True white noise is the electronic version of an enormous band playing every single note (and intervals between notes) at the same volume, at the same time. It’s technically defined as the even distribution of all sound frequencies within a normal audible range, just like white light is an even distribution of all colour wavelengths within a normal visual range.
Fans, crackling campfire sounds, and rainstorms—that is, sounds you’re likely to hear from one of the many "white noise" apps available on your smartphone—are not true white noise. Rather, they’re colloquially referred to as "white noise" because they are types of consistent background noise. Genuine white noise is actually rather irritating to most people, since it contains a lot of high-frequency sound.
Both true white noise and other types of ambient background noises help some people sleep thanks a principle known as sound masking. If you’re in a dark room and somebody shines a flashlight at you, your attention will be drawn to the source of light right away. However, if someone shines a light your way in broad daylight, you may not even notice it.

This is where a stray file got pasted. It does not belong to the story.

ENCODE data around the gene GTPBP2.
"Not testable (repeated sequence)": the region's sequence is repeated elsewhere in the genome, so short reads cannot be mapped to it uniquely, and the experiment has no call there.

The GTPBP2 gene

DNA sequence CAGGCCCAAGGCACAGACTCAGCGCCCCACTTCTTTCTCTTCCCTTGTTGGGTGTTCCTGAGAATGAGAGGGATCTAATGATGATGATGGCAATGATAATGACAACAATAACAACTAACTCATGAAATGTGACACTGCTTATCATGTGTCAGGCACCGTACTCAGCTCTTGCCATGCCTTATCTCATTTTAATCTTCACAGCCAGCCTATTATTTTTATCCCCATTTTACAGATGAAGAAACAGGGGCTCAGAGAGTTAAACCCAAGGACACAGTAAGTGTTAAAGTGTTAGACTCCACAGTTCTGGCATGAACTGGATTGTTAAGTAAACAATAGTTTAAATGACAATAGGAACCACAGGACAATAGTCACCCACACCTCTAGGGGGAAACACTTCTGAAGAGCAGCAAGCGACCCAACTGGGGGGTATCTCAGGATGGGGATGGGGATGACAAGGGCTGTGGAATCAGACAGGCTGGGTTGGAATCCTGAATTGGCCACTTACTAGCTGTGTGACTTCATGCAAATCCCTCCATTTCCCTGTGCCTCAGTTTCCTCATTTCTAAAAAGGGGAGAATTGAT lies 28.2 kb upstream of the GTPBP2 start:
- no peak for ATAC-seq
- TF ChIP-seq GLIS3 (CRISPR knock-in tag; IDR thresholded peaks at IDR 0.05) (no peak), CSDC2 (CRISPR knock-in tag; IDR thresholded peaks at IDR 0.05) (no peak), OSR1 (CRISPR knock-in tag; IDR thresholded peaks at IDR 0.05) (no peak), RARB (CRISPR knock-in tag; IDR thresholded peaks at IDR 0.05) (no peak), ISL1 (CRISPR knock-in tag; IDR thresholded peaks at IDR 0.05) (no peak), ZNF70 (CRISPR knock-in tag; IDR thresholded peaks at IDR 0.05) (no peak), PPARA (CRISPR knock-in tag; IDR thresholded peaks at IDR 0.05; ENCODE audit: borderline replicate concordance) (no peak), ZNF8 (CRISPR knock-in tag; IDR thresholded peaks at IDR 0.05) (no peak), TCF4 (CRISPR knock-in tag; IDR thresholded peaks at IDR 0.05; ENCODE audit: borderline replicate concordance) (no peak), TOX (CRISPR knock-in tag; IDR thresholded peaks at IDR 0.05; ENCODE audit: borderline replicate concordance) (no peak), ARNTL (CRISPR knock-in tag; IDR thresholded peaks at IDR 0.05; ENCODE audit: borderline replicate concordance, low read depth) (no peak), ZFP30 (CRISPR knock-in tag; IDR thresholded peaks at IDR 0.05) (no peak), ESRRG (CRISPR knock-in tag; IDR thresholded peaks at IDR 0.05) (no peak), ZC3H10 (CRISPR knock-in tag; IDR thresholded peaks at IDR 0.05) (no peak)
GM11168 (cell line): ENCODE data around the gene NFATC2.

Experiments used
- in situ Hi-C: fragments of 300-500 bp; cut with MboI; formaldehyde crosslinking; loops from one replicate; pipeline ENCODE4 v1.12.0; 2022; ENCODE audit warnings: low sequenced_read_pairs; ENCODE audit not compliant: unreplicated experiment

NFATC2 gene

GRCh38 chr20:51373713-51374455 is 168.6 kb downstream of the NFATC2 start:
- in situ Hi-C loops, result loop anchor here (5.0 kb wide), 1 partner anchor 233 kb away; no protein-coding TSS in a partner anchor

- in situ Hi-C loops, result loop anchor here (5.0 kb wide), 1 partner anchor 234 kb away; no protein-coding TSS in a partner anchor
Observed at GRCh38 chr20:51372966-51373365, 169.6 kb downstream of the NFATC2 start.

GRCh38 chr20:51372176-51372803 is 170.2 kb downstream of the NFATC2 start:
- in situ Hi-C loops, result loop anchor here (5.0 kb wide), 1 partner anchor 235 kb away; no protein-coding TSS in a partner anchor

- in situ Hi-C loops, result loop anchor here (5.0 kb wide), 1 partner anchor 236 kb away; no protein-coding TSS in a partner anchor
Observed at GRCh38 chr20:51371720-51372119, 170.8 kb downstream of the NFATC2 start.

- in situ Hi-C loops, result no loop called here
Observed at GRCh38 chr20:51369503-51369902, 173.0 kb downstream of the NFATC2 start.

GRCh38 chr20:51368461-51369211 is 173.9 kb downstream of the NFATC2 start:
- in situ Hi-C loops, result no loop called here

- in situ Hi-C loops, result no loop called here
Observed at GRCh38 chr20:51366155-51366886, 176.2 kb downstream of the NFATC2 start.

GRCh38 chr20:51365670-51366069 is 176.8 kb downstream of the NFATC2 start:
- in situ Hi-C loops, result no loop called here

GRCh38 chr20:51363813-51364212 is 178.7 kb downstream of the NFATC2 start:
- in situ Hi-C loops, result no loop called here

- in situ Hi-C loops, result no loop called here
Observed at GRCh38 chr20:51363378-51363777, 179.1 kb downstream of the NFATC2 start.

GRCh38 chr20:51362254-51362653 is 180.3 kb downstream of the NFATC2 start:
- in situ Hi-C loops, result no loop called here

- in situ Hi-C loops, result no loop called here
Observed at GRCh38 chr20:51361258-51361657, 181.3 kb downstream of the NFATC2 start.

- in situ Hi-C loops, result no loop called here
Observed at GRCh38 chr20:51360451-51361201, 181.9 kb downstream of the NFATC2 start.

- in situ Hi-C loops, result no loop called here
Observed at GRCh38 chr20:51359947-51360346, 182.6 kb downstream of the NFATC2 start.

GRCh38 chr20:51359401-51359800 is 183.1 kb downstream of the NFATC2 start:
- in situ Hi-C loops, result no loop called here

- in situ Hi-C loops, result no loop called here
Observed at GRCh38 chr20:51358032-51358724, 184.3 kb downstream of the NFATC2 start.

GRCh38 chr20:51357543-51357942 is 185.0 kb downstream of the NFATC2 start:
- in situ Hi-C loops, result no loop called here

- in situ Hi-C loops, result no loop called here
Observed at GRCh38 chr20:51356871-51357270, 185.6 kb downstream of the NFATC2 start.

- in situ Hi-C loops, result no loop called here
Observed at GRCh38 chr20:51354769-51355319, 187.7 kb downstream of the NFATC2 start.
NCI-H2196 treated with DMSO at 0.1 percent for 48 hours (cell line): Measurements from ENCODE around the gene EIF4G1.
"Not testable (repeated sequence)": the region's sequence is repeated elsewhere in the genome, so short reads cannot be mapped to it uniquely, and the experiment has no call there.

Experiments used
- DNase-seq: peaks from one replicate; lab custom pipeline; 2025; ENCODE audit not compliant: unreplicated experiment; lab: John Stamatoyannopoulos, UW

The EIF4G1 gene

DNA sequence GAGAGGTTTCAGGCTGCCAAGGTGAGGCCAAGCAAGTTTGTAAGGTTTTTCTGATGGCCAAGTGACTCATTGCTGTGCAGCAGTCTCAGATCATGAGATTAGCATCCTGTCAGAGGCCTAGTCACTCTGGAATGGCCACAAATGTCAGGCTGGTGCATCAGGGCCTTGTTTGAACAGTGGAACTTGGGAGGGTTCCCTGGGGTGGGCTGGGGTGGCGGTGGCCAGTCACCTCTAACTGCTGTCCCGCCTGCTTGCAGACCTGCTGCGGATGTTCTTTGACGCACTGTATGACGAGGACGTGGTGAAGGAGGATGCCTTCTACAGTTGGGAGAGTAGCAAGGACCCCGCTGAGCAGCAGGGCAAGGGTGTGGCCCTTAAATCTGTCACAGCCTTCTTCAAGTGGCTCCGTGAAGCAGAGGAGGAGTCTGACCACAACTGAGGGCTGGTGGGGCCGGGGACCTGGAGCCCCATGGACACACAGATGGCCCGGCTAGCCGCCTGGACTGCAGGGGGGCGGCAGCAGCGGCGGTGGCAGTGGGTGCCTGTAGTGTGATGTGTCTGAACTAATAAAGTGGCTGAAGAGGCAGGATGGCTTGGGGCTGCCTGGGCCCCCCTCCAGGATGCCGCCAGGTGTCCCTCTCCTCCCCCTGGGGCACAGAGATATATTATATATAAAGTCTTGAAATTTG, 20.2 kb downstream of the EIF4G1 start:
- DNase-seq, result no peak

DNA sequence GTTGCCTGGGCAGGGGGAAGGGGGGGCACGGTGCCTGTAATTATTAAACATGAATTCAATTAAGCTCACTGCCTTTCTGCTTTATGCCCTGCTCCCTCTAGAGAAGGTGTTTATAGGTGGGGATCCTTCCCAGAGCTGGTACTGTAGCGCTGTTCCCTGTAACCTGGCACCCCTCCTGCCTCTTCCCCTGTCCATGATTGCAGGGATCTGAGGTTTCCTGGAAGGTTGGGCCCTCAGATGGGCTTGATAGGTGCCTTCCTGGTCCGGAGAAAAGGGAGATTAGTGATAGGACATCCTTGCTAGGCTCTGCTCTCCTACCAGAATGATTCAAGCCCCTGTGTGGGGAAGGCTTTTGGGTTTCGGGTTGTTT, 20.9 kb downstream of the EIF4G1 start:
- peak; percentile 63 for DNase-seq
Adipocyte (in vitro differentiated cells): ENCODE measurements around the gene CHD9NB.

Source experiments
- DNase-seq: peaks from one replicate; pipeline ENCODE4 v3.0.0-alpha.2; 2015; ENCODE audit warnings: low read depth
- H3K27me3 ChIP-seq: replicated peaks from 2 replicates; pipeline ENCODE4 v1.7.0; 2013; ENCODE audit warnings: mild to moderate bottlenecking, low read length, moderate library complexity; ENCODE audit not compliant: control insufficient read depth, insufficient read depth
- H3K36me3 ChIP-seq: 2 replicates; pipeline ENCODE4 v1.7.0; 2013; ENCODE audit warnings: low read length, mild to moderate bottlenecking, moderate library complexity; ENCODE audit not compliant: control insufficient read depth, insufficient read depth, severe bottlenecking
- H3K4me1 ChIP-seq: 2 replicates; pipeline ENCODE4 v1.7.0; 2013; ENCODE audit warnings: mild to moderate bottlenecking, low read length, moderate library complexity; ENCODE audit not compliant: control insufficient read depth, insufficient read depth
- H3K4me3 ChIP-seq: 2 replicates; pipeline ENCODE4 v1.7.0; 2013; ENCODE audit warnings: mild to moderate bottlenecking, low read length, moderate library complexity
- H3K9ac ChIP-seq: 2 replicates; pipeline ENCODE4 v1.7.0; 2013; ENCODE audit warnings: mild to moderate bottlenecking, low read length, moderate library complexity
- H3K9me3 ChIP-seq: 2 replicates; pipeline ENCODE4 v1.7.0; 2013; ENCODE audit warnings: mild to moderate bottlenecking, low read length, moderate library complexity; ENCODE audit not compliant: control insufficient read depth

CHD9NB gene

The same principle applies for white noise. Even though you’re not consciously aware of it, your hearing still works while you’re asleep, if not to the same degree as in your waking life. With the help of ambient noise that covers a wide range of frequencies, you become more resistant to sudden errant noise in your environment.
That being said, if you’re not a particularly light sleeper, or if you live in a quiet environment, white noise is probably not necessary. One particular point of caution is important for parents of newborn babies to note. Even though white noise can be soothing to infants, some doctors believe that early, sustained exposure to white noise can have a damaging effect on hearing. Make sure to check with your paediatrician before introducing white noise into your child’s sleep routine.